Are you aware of any IT Tools like remote desktop or AD tools for IT Personnel for Windows Mobile 7 ?
I am not aware of IT tools running on Windows phone, but I would love to see some. What tools would you like to see?
With regard to your first question, whether Windows Phone 7 supports local sync using ActiveSync (Mobile Device Center), the answer is no. We no longer support desktop ActiveSync with Windows Phone 7.
Based on my understanding of what you are asking, here are the two scenarios:
1) You have a personal Windows Phone 7, and you connect it to Internet email services such as Hotmail or Gmail and sync your email, contacts, and calendar info from those services to your phone. For this scenario, you need a wireless data connection.
2) You are using a Windows Phone 7 that has been provided to you by your company, and you sync email, contacts, and calendar info from your company’s Exchange server with your phone. For this scenario, you need a wireless data connection too.
Technically, you could combine both scenarios into one and sync both Exchange and Internet email, contacts, and calendar info to your phone, regardless of who provided you with the phone. Your IT department cannot block this on the phone. There are no policies on Windows Phone 7 to accomplish that. However, because that would be a breach of your company’s policy, I cannot recommend that scenario.
I assume your company does not want you to combine both scenarios for security reasons. Although I don’t know the nature of your company’s business, I think they owe it to themselves to take a closer look at the protective capabilities in Windows Phone 7. To put it simply, security was one of the most important considerations when Windows Phone 7 was being designed.
Phones can be locked, currently with a numeric PIN;
PIN functionality can be managed with PIN-lock and related password policies in Exchange ActiveSync (EAS);
All data is protected during transmission using SSL;
Data can’t be transferred from Windows Phone 7 phones; removable data storage cards aren’t supported as a way to transfer data. If a Windows Phone 7 design includes an SD card, it’s locked with a 128-bit key that is securely stored in the phone and in the SD card controller, which uniquely pairs the card with the phone and makes the card unusable in any other device.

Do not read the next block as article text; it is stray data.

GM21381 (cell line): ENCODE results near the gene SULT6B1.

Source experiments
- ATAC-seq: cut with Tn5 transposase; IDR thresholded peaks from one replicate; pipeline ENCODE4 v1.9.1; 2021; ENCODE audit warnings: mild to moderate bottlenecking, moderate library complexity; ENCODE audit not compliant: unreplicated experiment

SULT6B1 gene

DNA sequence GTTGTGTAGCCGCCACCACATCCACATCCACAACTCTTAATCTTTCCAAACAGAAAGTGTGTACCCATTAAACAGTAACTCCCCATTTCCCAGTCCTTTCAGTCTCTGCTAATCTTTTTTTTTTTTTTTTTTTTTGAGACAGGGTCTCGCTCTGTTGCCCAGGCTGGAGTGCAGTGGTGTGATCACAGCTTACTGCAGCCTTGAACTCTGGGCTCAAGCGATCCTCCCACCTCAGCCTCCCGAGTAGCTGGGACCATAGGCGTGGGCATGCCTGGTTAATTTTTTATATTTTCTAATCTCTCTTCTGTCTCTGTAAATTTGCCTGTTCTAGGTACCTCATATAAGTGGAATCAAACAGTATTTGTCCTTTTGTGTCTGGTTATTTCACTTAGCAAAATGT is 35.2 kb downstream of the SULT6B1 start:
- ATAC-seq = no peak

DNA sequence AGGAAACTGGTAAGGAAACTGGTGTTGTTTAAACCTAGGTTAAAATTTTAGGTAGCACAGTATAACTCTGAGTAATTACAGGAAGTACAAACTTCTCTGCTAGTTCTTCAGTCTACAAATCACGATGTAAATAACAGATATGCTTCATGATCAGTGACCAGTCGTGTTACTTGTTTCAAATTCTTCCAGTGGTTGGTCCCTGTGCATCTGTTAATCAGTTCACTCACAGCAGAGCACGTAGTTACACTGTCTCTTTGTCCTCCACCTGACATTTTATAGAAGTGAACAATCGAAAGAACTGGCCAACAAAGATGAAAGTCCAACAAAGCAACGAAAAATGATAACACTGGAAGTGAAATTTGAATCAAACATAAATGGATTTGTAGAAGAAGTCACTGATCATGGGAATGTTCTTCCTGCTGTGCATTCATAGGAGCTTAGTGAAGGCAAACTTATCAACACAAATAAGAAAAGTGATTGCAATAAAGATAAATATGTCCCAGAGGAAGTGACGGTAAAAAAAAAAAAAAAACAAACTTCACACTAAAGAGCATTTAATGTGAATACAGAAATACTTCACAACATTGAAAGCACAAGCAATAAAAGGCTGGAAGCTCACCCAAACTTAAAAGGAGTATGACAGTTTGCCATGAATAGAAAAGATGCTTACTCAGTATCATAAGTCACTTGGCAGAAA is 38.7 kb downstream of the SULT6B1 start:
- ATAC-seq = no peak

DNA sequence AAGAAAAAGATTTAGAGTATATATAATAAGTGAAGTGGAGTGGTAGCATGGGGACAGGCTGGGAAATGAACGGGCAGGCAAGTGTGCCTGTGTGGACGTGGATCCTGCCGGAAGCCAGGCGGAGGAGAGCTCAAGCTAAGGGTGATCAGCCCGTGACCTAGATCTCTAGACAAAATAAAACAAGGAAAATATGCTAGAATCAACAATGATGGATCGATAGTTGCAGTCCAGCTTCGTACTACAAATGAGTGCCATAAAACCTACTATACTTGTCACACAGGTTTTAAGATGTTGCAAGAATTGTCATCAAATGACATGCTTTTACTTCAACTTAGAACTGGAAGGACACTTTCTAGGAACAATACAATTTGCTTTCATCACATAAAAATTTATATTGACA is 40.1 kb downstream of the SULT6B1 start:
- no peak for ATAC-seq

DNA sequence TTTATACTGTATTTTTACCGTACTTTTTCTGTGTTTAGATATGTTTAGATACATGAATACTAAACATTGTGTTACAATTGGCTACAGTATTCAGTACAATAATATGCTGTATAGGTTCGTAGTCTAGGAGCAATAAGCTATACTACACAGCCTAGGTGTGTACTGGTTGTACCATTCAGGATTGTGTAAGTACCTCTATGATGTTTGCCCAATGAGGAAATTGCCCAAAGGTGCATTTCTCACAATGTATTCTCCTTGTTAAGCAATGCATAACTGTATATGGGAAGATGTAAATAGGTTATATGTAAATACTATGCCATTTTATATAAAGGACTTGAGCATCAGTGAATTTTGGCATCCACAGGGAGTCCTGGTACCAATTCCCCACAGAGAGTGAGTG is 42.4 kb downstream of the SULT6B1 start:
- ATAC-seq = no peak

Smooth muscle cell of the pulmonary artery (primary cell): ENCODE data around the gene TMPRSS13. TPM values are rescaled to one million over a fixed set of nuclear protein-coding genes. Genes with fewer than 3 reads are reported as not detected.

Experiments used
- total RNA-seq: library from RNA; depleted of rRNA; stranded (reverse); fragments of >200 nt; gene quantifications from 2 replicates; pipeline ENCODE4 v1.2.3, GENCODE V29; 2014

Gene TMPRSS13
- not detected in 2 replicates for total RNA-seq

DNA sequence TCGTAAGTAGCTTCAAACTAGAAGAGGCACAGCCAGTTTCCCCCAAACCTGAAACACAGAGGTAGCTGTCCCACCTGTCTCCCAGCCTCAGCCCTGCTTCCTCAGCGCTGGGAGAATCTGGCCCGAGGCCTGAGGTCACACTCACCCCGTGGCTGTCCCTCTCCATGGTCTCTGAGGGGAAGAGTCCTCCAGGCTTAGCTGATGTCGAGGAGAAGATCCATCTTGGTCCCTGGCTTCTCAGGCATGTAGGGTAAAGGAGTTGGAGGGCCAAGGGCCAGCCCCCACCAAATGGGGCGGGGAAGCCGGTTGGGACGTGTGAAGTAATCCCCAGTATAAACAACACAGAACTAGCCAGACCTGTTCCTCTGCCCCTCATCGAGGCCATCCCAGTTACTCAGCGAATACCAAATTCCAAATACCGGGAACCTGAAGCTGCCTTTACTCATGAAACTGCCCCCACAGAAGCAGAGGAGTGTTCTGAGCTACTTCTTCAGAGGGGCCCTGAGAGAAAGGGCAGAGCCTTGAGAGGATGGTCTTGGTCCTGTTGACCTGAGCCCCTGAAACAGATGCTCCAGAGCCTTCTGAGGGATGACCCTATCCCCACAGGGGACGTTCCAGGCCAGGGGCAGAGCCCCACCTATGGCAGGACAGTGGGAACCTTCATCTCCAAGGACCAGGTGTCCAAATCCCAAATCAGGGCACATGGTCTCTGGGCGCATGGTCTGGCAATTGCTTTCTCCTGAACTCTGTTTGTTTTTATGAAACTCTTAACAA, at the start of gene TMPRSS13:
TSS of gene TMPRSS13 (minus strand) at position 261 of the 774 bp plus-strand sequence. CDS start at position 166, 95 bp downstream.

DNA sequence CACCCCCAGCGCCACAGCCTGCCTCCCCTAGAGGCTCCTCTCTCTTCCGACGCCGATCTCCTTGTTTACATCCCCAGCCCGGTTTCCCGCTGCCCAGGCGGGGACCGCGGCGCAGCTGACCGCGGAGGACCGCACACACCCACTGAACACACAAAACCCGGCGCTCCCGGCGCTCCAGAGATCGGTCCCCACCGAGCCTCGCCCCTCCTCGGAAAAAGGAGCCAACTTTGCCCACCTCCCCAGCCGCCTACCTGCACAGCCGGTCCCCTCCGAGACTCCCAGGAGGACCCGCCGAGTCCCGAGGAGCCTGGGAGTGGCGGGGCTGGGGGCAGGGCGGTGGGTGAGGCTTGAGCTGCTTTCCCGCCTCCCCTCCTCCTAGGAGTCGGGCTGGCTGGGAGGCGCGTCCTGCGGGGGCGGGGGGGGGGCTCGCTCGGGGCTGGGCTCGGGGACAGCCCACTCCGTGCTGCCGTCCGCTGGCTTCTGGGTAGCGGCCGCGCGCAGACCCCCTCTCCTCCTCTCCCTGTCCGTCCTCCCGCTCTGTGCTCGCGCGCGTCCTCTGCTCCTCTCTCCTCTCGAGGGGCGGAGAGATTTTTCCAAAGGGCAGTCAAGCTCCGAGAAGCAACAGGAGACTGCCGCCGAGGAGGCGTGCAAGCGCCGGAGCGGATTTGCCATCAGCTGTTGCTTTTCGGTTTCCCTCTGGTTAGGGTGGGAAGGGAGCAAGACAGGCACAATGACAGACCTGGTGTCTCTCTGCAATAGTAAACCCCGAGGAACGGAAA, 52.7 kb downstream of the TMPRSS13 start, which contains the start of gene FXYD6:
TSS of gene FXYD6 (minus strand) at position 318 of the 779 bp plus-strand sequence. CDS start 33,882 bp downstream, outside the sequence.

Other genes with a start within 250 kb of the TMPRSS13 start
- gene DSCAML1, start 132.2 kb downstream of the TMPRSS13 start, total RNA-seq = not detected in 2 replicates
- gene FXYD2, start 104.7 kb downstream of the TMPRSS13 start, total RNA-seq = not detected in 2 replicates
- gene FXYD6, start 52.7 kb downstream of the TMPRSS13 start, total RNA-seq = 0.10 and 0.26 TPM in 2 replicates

The file system cannot be accessed from a PC, even using the Microsoft Zune software that connects Windows Phone 7 to Windows–based PCs, so users can’t copy or remove documents from the phone. The Zune software can only synchronize media files (such as music, picture, and video files) with a PC.
Devices can be remotely wiped, if necessary, either by a user or an Exchange administrator.
Microsoft believes the increasing mobility of users is the way of the future, and that providing protected remote connectivity for smartphones makes more sense than trying to prevent people from using them.
I tried WP7 and gave up in frustration. The keyboard was the biggest factor. No alternate keyboards were allowed and the character set did not include most of the symbols used in secure passwords! Could not even enter a complex URL - no equal sign etc and compounded by not being able to copy and paste. I loved the phone's speed and concept - But why would a security conscious entity like MS leave us with such a limited keyboard? Keyboards and copy/paste - how basic can it get?
Sorry you were frustrated, Candace. You can display additional symbols – here’s how:
When typing, press the &123 key in the lower left to display the numeric keyboard – and on the numeric keyboard press the bold right-facing arrow →. You’ll see many more symbols, including the equal sign.
Copy and paste was also made available in an update this spring. Rather than repeat the text that’s available on line, click here to see the instructions. http://www.microsoft.com/windowsphone/en-us/howto/wp7/basics/copy-and-paste.aspx
The Windows Phone Help and how to page has a lot of useful information.
Hope this helps.
There are a lot of smaller business users like myself who do not run an Exchange Server based system, but still need the connectivity. I need to synchronise my WinXP stand alone (not exchange server) PC and its Outlook calendar, contacts, tasks, notes, etc.. with my HD7 (on WP7). From the comments above it appear this isnt possible. Is that correct ? Why is that the case ?